U.S. President Barack Obama and his Russian counterpart Dmitry Medvedev struck an optimistic tone even as they conceded that they were unlikely to sign a deal this year on a successor to an expired nuclear arms control treaty, as they had hoped.
The two leaders met on Friday as negotiators are seeking to bridge differences on elusive details of a successor to the Strategic Arms Reduction Treaty.
Mr. Obama said on Friday that they were “quite close.” He had wanted a new deal in place before the end of the year, but that appeared unlikely.
The hold up has denied the White House a quick boost in its efforts to demonstrate improved relations with Moscow. The Obama administration had identified a successor to the START treaty as among the most achievable areas of cooperation with Russia, as it seeks broader help from Moscow on issues including reining in Iran’s suspected nuclear ambitions.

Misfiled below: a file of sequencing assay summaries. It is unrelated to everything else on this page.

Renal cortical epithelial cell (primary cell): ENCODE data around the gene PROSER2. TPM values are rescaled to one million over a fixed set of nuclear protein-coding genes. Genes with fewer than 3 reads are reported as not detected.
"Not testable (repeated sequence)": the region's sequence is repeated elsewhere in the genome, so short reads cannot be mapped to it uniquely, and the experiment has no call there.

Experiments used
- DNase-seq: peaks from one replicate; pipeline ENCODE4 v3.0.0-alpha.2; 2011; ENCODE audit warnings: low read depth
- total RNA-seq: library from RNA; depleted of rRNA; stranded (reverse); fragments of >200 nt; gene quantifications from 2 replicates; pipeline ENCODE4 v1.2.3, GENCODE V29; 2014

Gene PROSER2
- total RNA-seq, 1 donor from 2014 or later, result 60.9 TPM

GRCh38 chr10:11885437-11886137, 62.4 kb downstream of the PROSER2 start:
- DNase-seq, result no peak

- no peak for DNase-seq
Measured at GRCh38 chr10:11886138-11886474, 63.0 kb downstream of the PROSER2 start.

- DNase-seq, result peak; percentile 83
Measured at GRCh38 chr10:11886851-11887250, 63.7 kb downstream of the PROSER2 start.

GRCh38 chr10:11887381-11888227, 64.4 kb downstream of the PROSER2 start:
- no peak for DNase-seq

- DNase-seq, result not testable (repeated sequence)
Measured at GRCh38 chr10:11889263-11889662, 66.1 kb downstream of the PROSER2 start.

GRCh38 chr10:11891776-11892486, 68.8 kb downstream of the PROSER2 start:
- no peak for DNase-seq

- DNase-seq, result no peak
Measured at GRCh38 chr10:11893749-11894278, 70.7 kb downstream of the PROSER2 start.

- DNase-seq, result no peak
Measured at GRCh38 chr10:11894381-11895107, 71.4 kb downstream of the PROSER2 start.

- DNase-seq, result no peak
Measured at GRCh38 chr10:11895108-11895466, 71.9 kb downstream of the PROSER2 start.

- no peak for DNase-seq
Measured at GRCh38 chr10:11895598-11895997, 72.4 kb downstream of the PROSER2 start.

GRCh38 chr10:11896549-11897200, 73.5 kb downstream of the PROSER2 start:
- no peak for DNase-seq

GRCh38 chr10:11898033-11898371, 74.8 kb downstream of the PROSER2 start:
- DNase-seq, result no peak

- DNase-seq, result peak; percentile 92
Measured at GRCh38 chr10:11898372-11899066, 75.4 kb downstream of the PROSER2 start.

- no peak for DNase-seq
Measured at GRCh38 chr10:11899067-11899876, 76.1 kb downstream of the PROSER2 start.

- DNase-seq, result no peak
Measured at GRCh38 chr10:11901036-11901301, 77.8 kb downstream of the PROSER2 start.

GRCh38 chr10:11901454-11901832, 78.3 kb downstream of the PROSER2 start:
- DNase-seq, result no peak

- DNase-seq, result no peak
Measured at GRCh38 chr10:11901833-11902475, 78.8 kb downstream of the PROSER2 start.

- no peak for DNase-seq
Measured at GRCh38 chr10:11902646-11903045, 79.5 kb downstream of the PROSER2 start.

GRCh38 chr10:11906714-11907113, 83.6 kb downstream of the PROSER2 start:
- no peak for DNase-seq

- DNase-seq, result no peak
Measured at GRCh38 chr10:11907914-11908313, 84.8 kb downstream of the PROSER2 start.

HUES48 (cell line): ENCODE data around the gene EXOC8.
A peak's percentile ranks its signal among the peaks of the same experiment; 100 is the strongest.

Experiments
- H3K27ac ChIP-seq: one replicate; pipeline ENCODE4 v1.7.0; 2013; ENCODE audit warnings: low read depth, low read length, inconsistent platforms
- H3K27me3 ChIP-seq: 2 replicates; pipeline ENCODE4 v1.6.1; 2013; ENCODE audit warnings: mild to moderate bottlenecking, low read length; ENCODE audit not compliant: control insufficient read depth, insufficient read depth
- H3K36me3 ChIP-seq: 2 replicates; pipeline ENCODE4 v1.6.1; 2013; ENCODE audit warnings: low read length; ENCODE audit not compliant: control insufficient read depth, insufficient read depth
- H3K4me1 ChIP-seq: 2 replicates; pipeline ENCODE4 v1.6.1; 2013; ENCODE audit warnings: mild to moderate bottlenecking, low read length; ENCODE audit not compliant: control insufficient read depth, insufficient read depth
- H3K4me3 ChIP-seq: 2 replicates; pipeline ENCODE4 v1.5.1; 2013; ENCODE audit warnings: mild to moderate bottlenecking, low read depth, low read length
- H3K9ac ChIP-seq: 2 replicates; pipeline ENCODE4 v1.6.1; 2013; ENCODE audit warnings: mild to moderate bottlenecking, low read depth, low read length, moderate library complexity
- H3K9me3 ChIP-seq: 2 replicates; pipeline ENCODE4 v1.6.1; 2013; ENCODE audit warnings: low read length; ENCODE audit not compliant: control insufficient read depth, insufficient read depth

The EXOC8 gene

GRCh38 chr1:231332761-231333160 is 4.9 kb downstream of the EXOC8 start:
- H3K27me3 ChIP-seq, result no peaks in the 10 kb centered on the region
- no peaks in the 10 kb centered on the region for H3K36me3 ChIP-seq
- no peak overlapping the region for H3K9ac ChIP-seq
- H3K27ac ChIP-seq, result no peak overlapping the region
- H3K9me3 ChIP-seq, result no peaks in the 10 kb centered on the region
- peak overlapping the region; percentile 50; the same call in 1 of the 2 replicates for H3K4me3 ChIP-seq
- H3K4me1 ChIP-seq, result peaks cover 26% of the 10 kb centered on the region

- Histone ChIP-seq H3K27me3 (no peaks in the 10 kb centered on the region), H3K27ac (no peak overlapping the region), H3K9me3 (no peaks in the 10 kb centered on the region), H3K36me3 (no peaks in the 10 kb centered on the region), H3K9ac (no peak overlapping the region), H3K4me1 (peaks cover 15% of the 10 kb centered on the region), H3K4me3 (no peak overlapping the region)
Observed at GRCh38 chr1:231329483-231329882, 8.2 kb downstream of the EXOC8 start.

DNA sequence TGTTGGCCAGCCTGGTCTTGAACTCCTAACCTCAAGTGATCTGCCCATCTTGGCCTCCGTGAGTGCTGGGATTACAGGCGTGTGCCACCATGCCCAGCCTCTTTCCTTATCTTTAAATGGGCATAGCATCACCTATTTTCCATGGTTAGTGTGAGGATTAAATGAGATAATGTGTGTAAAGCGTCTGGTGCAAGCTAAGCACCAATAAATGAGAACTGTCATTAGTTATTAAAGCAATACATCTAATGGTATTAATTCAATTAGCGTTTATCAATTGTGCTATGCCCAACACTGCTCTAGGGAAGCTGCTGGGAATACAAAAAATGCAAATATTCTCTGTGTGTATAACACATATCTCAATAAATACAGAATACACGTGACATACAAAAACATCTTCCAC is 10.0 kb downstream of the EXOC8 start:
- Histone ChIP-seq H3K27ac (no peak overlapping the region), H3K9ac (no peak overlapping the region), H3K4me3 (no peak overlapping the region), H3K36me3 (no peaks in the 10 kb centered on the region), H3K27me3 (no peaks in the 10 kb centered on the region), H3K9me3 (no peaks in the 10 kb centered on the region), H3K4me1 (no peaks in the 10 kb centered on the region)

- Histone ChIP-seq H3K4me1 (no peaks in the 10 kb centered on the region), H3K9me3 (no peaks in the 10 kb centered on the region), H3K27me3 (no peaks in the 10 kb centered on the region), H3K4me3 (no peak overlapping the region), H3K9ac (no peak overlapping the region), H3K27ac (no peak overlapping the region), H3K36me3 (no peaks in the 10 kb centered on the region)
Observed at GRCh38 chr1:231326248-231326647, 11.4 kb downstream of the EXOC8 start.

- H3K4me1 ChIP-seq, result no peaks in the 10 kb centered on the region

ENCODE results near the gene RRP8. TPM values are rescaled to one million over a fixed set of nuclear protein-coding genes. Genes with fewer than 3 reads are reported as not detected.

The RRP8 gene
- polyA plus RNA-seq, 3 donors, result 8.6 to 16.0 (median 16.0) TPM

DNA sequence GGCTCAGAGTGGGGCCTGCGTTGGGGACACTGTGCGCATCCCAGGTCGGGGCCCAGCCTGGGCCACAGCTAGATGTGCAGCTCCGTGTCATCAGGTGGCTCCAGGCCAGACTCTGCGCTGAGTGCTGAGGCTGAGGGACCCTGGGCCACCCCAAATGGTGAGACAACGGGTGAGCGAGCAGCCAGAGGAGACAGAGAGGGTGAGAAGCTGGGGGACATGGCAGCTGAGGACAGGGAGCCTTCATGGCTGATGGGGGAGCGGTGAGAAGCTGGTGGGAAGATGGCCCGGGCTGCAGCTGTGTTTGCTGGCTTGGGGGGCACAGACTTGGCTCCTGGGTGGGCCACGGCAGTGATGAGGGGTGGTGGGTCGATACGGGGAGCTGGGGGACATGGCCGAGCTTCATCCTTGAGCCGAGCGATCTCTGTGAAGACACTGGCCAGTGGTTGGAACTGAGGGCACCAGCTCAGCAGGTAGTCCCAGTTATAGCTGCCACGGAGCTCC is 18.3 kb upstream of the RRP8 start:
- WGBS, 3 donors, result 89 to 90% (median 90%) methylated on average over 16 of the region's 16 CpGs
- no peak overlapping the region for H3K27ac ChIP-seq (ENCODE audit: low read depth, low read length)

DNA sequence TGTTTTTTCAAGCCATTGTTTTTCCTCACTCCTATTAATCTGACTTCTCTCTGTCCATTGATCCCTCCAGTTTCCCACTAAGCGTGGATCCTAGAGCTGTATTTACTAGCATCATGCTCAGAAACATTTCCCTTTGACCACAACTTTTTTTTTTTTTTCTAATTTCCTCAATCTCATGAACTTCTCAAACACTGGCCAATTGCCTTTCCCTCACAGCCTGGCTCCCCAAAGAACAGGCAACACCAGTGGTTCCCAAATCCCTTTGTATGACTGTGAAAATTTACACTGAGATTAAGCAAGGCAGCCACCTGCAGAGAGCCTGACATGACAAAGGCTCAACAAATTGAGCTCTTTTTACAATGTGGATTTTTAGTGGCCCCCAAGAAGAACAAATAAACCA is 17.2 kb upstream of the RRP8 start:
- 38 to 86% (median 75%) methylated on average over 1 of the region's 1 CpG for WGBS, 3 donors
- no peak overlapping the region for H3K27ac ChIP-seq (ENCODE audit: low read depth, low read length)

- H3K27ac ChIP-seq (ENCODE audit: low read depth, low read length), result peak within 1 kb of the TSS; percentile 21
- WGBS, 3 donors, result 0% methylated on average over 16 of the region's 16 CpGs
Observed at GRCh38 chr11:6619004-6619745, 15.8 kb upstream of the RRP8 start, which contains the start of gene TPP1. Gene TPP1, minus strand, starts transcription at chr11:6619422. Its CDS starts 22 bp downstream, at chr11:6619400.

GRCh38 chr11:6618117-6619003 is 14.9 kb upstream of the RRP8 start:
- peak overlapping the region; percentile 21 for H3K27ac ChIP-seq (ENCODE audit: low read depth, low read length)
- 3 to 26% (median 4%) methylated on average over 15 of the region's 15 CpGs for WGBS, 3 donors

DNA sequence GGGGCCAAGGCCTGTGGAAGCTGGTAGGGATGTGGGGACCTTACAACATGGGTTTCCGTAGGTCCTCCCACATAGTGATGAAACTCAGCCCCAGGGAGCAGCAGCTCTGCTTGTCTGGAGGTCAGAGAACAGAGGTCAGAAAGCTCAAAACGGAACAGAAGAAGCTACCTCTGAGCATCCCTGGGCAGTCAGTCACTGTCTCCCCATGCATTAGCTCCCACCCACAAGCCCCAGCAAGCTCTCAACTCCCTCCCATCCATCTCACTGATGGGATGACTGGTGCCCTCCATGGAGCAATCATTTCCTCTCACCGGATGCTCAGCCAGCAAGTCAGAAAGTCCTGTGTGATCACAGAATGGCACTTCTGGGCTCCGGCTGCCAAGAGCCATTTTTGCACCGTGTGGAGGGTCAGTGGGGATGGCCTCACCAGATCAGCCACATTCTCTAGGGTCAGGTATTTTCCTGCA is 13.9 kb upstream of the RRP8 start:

Although the 1991 START treaty expired Dec. 5, both countries have agreed to continue to honour its main provisions, pending the completion and legal ratification of a successor treaty.
Emerging from private talks with Mr. Medvedev on the sidelines of the U.N. climate conference, Mr. Obama expressed confidence that a successor pact will be agreed to in a “timely fashion.”
Mr. Medvedev said technical details still needed to be worked out.
Both leaders made only brief statements to reporters and took no questions. Neither one said anything about a possible timetable for signing a deal.
“We’ve been making excellent progress,” Mr. Obama said. “I’m confident that it will be completed in a timely fashion.”
Mr. Medvedev largely echoed Mr. Obama’s expressions of optimism.
Signed by Soviet President Mikhail Gorbachev and U.S. President George H.W. Bush, that treaty required each country to cut its nuclear warheads by at least one-fourth, to about 6,000, and to implement procedures for verifying that each side was sticking to the agreement.
At a summit in Moscow last July, Mr. Obama and Mr. Medvedev agreed to cut the number of nuclear warheads on each side to between 1,500 and 1,675 within seven years, as part of a broad new treaty. They initially had instructed negotiators to seek a fully ratified deal by the Dec. 5 expiration.